I visited Colombia about thirty years ago on a family holiday that also took us to Brazil, Peru, Bolivia and Ecuador. Though I still have memories of Bogotá – I remember the statue of Simon Bolivar in Plaza de Bolivar, the flamboyant Iglesia del Carmen and being driven around the old town areas – there’s a gap when it comes to remembering the food.
Luckily, Proexport Colombia recently invited me to attend a Colombian Cooking Masterclass in the Ambassador’s beautiful residence in Chester Square.
We spent a happy hour in the small basement kitchen, where renowned Colombian chefs Juanita Umaña and Diana García talked to us about ingredients and demonstrated several dishes, inviting us to touch, smell, taste and to get involved. We ate Colombian specialities straight out of the fryer and scribbled down tips and tricks before taking our seats in the ambassador’s dining room for a multi-course feast.
The snacks we made with Juanita and Diana both featured yuca (manioc) flour. Pasteles de yuca croquettes stuffed with a spicy beef and egg mixture. Arepas (corn cakes) were double-fried – dough was rolled out, cut into discs, fried for a few minutes, then a slit carefully so that an egg could be dropped inside before being fried again. Arepas are most commonly made quite large, but Juanita and Diana made individual ones using quails eggs before creating a larger one with a hen egg.
For lunch we were served a variety of dishes, all traditional favourites in Colombia. My fellow diners were particularly taken with the Ajiaco Santafereño (chicken and potato soup) but my favourites were the mixed seafood en leche de coco (in coconut milk), the Posta Negra Cartagenera (Cartagena braised beef), the dulce de leche crème brûlée and the sandwich of Oblea wafers and dulce de leche.
Posta Negra Cartagenera (Cartagena Braised Beef)
For the posta:
- 1 tail of rump or rump tip of 3lb with its fat
- 1 1/2 tsp salt
- 1/2 tsp pepper
- 2 cloves garlic , crushed
- 1 tbsp vinegar or 2 tbsp bitter orange juice
For the braising liquid:
- 3 tbsp oil
- 4 sweet chili peppers , seeded and chopped
- 3 white onions , chopped
- 2 cloves garlic , chopped
- 3 tomatoes , chopped
- salt to taste
Place the meat in a bowl or pan and marinate with salt, pepper, garlic and vinegar or bitter orange juice. Cover with plastic wrap and refrigerate for 4 hours.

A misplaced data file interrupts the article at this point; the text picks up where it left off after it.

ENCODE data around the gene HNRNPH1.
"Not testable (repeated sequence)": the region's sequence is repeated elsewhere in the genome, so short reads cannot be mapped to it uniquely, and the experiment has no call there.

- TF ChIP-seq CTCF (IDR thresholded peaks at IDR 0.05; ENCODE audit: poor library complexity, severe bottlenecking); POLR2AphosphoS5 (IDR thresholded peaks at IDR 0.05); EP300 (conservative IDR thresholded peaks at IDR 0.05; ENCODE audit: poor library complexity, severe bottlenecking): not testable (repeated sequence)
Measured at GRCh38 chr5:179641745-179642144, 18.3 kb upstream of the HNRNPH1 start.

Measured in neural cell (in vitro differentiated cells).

Remove the meat from the refrigerator. Heat the oil in a pot over high heat and brown the meat on all sides, starting with the fat, until obtaining a dark caramel colour all over.
Add sweet chili peppers, onion, and garlic and sauté for 2 minutes.
Add tomatoes and pour in enough hot water to cover a third of the meat.
Braise for 45 minutes over medium heat to medium doneness. If you want it done more, place in a 350° F (180 °C) oven for 40 minutes more, or depending on your preference.
Remove the meat from the pot and let sit for some minutes.
Cut it in thin slices.
Adjust seasoning. If the sauce formed in the pot has dried out, add some hot water and reduce a bit, for all the flavours to integrate and obtain a nice gravy.
Serve the meat with its gravy, fried coconut rice and salad on the side.
Kavey Eats was a guest of Proexport Colombia. The recipe for Cartagena Braised Beef, published with permission, is from Colombia Cocina de Regiones, edited and published by MNR Comunicaciones y Ediciones, an authoritative book on the recipes of Colombia, with contributions from Juanita Umaña and Diana García.
Please leave a comment - I love hearing from you!7 Comments to "Cooking Colombian | Cartagena Braised Beef"
You had far more exciting holidays than my family, we only went to Blackpool and at a push Cornwall.
The beef recipe sounds lovely, I’m thinking maybe it could be adapted for the slow cooker?
I was hugely lucky to travel a lot as a kid. Have inherited my love of travel from my parents.
I think it could but need to reduce liquid and increase flavouring ingredients usually…
I don’t really know much about any South American cuisine but it looks like you had a great selection of dishes and the braised beef sounds delicious.
Yes it’s not one that gets much coverage here i think…
Golly – we used to go to Weston-super-Mare! Really intrigued by this dish. What does the Cartagena refer to?
Hi Sally, yes i was lucky to travel to such exciting places as a child!
Cartagena is a location in Colombia so I assumed the style of this dish originated there or is popular there.